The responsibility to combat climate change lies at all our doors. In a very personal journey, Alun Thorne explains how he discovered he can do more to help than he realised
I’ve discovered that our house alone emits nearly four tonnes of carbon dioxide every year. It came as quite a shock, I can tell you. I never really had myself down as a polluter, not a significant one anyway – I never throw litter and I haven’t poured oil over the garden since I was three.
But the statistics appear to have me bang to rights. According to my personalised report from the Energy Efficiency Advice Centre (EEAC), this two-bedroomed Victorian mid-terrace in the Black Country is adding to the atmosphere’s greenhouse gases by approximately 3.8 tonnes annually.
Not that I should be too surprised. As solid as these old houses were made, the high ceilings and wooden windows make them nigh on impossible to heat properly – I believe I’m on British Gas’s Christmas card list and, quite frankly, I’d rather not be. I had thought about changing suppliers as British Gas also supply my electricity but on investigation discovered that while there may be minor benefits short term, over the long term it is hardly worth the time you spend looking.
The reality is that the cost of energy is rising and if there are ways of saving cash then I’m all ears (I probably need to add a caveat here – if there are ways of saving cash I’m all ears, as long it isn’t going to take a great deal of my time and isn’t going to involve a huge outlay as my bank account is often emptier than a hermit’s address book).
So it was with a more prominent financial motive that I contacted the EEAC – doing my bit for the environment was right up there but still couldn’t quite compete with mortgage repayments.
Let’s face it, there’s nothing like a tornado down Sparkbrook High Street to encourage you to consider your environmental responsibilities but thinking and doing are completely different things. I suppose it’s a bit like recycling. There was a time in the not so dim and distant past when recycling was an activity carried out by the open-toed sandal brigade – many otherwise socially responsible householders just couldn’t be bothered.
But things are slowly but surely changing and recycling is no longer a dirty word – facilities have improved and probably a majority of households now recycle, at the very least newspapers, as a matter of course. At the office where I work there is culture of recycling and I doubt that we are alone with sustainability becoming the inescapable watchword of Government and business – companies as diverse as BP, HSBC and Drivers Jonas are publicly announcing their intention to become carbon neutral organisations while the massive projects that continue to regenerate our city and its surrounds like Masshouse, Park Central or North Solihull all have sustainability at the heart of their brief.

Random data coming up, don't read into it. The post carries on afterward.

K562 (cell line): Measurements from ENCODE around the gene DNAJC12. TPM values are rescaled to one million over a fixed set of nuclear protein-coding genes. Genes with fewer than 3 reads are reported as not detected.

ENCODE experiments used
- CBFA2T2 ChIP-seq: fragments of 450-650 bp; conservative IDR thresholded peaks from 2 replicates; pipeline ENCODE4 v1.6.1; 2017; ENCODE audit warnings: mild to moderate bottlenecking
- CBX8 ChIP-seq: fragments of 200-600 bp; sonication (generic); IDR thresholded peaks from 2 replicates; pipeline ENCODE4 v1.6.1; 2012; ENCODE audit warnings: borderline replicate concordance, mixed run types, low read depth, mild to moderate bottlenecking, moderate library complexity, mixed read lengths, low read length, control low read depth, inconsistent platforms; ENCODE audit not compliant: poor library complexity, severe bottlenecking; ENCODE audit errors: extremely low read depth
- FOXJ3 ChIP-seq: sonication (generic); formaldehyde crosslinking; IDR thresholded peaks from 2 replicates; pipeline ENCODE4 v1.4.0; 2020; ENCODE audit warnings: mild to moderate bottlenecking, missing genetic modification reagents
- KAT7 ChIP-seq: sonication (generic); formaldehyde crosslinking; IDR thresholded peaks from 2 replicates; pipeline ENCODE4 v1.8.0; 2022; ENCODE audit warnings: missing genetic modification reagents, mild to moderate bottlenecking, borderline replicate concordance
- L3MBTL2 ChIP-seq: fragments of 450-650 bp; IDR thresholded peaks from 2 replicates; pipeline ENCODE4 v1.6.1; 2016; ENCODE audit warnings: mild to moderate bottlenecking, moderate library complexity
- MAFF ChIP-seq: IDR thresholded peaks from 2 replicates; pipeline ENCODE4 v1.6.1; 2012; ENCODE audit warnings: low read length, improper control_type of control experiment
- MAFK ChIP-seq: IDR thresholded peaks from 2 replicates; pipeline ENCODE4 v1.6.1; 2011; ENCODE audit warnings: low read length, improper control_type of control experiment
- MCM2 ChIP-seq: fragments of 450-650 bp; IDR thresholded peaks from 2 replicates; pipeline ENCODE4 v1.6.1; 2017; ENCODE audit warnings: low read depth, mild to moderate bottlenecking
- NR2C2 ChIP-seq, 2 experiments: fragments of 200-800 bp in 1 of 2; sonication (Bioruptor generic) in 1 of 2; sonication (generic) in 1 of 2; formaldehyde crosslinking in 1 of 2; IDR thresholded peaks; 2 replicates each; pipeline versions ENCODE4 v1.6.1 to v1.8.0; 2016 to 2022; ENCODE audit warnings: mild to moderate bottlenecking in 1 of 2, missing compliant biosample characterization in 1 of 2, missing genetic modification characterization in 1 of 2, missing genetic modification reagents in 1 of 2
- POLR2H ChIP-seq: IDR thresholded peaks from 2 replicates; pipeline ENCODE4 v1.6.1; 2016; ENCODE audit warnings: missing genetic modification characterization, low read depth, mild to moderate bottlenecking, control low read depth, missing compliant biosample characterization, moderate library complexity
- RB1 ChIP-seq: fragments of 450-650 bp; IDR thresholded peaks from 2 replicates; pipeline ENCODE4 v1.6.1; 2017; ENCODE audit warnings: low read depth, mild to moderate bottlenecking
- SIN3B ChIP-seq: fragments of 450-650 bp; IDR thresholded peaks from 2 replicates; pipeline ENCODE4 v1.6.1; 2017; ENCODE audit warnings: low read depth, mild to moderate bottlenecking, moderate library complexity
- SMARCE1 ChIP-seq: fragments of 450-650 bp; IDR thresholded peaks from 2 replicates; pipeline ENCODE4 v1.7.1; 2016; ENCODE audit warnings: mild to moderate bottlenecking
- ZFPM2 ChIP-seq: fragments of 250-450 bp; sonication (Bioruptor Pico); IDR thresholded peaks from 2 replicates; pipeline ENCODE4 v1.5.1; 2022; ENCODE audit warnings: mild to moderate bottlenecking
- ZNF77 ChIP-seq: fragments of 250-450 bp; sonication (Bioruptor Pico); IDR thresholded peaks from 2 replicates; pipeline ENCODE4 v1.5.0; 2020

Whichever way you look at it, there is now an increasing social compunction to do one’s bit – a ten-minute drive to the coast from Birmingham might have its attractions but half my family live in Kent!
With this in mind I filled out the check list form for the EEAC which they run through their computer to produce my bespoke report. The questions were fairly straightforward, ranging from type of windows to number of rooms to heating system and so on. And so it was that my dirty secret was exposed. But all was not lost – there was potential for me to reduce my household carbon dioxide emissions by a tonne and if carbon dioxide is as light as I think it is then that’s a hefty chunk.
One of the first jobs is to lay another roll of insulation in the loft – not too expensive but damn itchy. Then there’s internal wall insulation – I remember when my dad had it done to his house and a man came round with what looked like an industrial ice cream gun. This is probably out of my price range at the moment but I’d be interested to see if the technology's moved at all. The final big improvement I could make to save energy is to install double glazing. Money or no money though, that’s a non-starter.
One of the main reasons I bought this house was its character which includes original stained glass in the front bay windows and if it came down to it, they are probably worth the savings I could make from double glazing. But it hasn’t come down to it because there are alternatives, a couple of which are a window draught-proofing kit and some heavy curtains. I have one and I’m working on the other.
And there are a host of other easy procedures to save energy, from turning down the thermostat by just one degree to closing curtains at dusk, to using energy-saving light bulbs. It is essentially common sense but has only now come to the forefront of my thinking since speaking to the EEAC – it’s the stats that do it! If I could carry out all the suggestions they reckon I could cut down on my emissions by 20 per cent and my energy costs by a little less.
My savings are likely to be considerably less as I implement what I can but at least my conscience will be clear. Well, clearer.
Alun Thorne works for PR and marketing firm Core Marketing.
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